Sam glanced up as Dean landed in a pile of garbage next to the rest of them with a huge squelch. Sam was still picking chunks of slop out of his hair from coming out of the chute and into the muck sideways. That had been fun. He shook his head and spit, still tasting whatever-it-was on his lips and trying, really, really hard not to think about.
“Ahh!” Dean tried to keep his gun up out of the mess. “The garbage chute – great! Good one!” He shook away some of the debris clinging to his arm and scowled at Bela.
She was perched precariously on a mangled pile of debris, up and out of the thigh-deep sludge. “I didn’t see the rest of you offering any better alternatives,” she returned waspishly.
“Better than the garbage chute? How about anything else?” Dean growled and began wading towards the man-door set in the wall across from him. “What’re we waiting for? Let’s get out of here.”
“Right, of course, because the rest of us are hanging out in the garbage for our health,” Bela rolled her eyes.
Ree clicked and squeaked with irritation from her spot near the door.
“The door’s magnetically sealed,” Sam piped up. “We’re trapped.”
Dean glanced incredulously between the three of them, then rounded on Bela. “You led us from being cornered by troops, which we could have fought our way past, into a sealed trash compactor? If it’s magnetically shut, we can’t even blast our way out!” He waved his gun at her.
“I didn’t know it would be locked with no way to open it! At least we’re not getting shot at anymore!”
dug in his suit’s belt compartments for the comm he’d stolen from the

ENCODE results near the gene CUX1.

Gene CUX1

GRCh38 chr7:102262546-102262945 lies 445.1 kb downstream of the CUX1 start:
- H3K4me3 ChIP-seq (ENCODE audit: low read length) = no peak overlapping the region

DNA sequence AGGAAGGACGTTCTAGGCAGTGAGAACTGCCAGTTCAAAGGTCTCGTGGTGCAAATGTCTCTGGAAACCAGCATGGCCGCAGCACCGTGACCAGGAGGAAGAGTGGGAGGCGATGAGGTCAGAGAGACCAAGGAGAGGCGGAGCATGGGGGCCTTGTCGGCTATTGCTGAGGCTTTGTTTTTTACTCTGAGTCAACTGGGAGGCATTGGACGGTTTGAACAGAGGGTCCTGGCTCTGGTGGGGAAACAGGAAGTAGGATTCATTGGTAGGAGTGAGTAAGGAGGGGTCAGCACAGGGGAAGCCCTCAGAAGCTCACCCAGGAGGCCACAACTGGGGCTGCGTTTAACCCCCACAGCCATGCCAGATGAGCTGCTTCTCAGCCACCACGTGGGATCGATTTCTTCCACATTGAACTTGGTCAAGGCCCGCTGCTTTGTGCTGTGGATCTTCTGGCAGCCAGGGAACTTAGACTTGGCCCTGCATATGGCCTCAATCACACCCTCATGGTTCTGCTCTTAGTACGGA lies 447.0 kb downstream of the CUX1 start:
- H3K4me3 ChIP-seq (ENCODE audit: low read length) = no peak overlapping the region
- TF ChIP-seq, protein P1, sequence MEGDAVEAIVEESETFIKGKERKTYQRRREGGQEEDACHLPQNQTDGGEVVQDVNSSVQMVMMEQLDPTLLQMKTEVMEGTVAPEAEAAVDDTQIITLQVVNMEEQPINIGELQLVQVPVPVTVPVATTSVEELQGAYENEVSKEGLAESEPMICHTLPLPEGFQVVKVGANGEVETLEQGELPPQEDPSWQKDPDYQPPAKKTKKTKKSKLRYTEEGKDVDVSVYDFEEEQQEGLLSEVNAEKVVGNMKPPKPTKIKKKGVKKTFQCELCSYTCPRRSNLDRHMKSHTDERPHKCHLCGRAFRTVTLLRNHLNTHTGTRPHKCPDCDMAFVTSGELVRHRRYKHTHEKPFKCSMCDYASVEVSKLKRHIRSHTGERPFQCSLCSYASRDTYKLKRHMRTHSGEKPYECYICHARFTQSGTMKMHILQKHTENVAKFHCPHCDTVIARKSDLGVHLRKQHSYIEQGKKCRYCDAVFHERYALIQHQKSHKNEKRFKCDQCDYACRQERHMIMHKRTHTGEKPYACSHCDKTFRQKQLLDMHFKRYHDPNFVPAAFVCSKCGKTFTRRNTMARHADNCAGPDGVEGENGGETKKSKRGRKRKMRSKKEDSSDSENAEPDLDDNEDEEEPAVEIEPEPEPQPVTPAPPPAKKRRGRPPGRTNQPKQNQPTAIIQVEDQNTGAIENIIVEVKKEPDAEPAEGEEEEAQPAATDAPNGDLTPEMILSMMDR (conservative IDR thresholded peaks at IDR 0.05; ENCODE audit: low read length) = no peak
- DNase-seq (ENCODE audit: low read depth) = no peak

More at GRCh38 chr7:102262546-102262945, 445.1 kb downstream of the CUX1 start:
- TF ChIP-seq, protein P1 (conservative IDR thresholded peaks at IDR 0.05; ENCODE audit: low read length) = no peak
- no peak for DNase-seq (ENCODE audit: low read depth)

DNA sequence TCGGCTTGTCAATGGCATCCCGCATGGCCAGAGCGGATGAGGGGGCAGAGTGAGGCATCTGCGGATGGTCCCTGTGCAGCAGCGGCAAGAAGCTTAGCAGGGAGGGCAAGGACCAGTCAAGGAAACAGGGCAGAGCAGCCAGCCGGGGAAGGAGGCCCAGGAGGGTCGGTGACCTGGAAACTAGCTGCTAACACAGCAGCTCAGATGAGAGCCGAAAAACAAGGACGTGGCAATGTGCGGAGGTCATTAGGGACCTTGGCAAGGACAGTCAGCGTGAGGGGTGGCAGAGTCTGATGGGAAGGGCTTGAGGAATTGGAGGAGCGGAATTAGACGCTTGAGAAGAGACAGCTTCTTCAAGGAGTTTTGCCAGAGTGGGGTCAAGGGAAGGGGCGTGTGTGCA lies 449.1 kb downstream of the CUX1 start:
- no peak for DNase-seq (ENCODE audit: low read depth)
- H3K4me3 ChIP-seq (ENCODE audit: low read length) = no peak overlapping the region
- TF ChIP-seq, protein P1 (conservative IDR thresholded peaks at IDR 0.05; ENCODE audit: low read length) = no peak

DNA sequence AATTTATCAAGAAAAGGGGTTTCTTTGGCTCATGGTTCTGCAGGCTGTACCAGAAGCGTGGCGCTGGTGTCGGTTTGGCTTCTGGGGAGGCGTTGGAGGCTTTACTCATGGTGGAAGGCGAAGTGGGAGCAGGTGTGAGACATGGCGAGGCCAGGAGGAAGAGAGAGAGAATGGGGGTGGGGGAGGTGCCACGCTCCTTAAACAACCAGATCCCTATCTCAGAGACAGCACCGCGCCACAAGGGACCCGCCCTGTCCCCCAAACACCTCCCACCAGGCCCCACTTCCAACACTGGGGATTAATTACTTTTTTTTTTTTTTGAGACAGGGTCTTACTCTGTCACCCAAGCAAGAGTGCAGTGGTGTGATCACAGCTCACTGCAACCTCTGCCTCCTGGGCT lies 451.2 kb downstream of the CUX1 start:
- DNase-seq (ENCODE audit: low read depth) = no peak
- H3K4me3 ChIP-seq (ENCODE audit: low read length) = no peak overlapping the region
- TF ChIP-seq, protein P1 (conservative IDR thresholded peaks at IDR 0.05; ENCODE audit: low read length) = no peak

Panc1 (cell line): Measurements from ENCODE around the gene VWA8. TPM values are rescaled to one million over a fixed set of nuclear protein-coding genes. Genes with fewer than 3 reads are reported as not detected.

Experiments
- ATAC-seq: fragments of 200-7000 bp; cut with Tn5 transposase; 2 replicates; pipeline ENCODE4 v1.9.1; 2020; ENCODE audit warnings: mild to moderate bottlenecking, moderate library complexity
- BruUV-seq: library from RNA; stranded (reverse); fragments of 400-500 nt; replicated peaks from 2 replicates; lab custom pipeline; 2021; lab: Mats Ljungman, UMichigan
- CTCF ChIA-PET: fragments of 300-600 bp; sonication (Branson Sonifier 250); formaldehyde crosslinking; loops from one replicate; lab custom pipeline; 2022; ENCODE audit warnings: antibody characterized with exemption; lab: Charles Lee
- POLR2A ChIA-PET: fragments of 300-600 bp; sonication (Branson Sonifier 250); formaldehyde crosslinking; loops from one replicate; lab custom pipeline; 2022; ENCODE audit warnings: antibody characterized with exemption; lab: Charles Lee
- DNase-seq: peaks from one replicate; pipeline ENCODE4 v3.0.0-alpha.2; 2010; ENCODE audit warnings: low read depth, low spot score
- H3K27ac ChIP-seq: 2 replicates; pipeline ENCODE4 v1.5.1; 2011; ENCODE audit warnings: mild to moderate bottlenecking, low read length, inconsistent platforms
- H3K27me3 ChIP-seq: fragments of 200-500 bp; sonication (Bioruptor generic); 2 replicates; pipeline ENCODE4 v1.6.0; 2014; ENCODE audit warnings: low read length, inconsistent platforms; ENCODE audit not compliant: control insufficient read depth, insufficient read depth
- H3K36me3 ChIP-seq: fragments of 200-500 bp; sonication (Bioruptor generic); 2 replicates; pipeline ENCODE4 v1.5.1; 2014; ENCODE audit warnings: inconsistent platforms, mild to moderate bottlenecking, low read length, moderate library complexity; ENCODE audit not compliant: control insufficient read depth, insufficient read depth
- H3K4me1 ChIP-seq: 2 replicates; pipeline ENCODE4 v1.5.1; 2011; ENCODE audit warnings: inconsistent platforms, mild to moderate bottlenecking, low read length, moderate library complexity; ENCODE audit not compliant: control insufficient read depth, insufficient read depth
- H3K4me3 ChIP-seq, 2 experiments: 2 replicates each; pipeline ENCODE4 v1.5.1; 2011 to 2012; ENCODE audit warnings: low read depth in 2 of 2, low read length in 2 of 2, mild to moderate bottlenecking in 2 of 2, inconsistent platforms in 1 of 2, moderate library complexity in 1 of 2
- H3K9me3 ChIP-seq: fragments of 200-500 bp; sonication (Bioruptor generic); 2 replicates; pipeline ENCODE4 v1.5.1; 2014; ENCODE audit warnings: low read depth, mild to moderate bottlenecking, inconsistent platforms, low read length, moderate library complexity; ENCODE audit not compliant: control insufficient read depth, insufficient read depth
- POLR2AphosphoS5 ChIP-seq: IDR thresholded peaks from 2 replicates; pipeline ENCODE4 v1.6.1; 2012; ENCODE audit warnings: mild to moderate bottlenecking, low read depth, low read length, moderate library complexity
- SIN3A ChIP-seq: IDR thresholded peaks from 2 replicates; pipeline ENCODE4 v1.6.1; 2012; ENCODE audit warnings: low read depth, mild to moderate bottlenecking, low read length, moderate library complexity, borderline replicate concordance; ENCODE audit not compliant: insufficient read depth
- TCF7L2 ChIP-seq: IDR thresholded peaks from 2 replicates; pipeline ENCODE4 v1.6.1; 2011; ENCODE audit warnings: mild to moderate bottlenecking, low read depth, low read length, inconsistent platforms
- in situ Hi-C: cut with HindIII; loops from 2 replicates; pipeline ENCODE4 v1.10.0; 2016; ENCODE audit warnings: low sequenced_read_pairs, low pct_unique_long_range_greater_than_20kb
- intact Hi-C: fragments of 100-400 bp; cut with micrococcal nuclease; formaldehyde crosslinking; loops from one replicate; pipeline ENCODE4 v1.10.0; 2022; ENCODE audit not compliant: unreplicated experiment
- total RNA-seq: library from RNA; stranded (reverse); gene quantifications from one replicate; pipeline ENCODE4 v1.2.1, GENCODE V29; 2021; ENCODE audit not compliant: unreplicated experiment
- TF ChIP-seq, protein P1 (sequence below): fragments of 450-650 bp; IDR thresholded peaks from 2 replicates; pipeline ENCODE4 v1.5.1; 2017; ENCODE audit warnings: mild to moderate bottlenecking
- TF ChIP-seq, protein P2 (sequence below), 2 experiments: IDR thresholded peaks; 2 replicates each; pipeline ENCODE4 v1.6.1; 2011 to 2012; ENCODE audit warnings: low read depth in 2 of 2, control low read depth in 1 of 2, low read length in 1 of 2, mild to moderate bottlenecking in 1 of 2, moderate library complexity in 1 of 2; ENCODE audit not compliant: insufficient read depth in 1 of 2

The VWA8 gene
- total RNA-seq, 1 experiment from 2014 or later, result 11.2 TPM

control hub earlier – its counterpart currently in Bobby’s possession.
The intention had been to remain radio silent unless the situation was
‘hellfire and damnation dire’. He figured this counted.
“Bobby!” Sam spoke loudly into the palm-sized, tube-shaped device. “Bobby, can you hear me?”
Dean shushed Bela and faced Sam. “Is he there? Can he get us out of here?”
Sam shook his head. “I’m not getting an answer.”
“Keep trying. It won’t take them long to figure out where we went.”
Azazel felt the tremor in the Force before a lieutenant reported trouble in Detention Block AA. His lip curled. The Jedi woke up.
“Orders, sir?” asked the commander at his side.
“Put all sections on alert. Clearly someone has come to spring Winchester and his buddy from our prison.” Azazel spun on his heel and his cape flared out behind him as he marched towards the door.
“Not one of them leaves alive!” he roared over his shoulder.
Well, this put a bit of a damper on his plans for the pair’s execution. His fingers went to the lightsaber hanging at his belt.
He was going to have to improvise.
moved like a ghost from hallway to hallway, using the Force as his
guide. He reached out to feel for other beings and was able to avoid
troopers and Imperials almost effortlessly.
It was incredibly refreshing to be able to just do something after months locked in that cell. He could feel the Force flowing in him again – being stagnant for so long had been exhausting. Not to mention dealing with the initial interrogation tactics of the Imperials and Darth Azazel, intent on prying the location of the Rebel base from him. When they failed to get anything from him and killing his friends and crewmembers in front of him did not break him, they’d tossed him into a cell to rot.
Castiel had long stopped wondering why they were bothering to keep him alive.
The moment that boy, Sam, had opened his cell, Castiel had broken from his daily meditation. It felt as though he had been asleep, dead even, and the tremor in the Force Castiel felt in the boy’s presence woke him like a bucket of ice water to face. And, something about him was strangely familiar…
When he discovered moments later that Dean, his best friend, was alive and free from a cell of his own merely a few doors down the hall, it was testament to how long Castiel had been locked away and how out of touch he was. He had never sensed his friend’s arrival at the Death Star.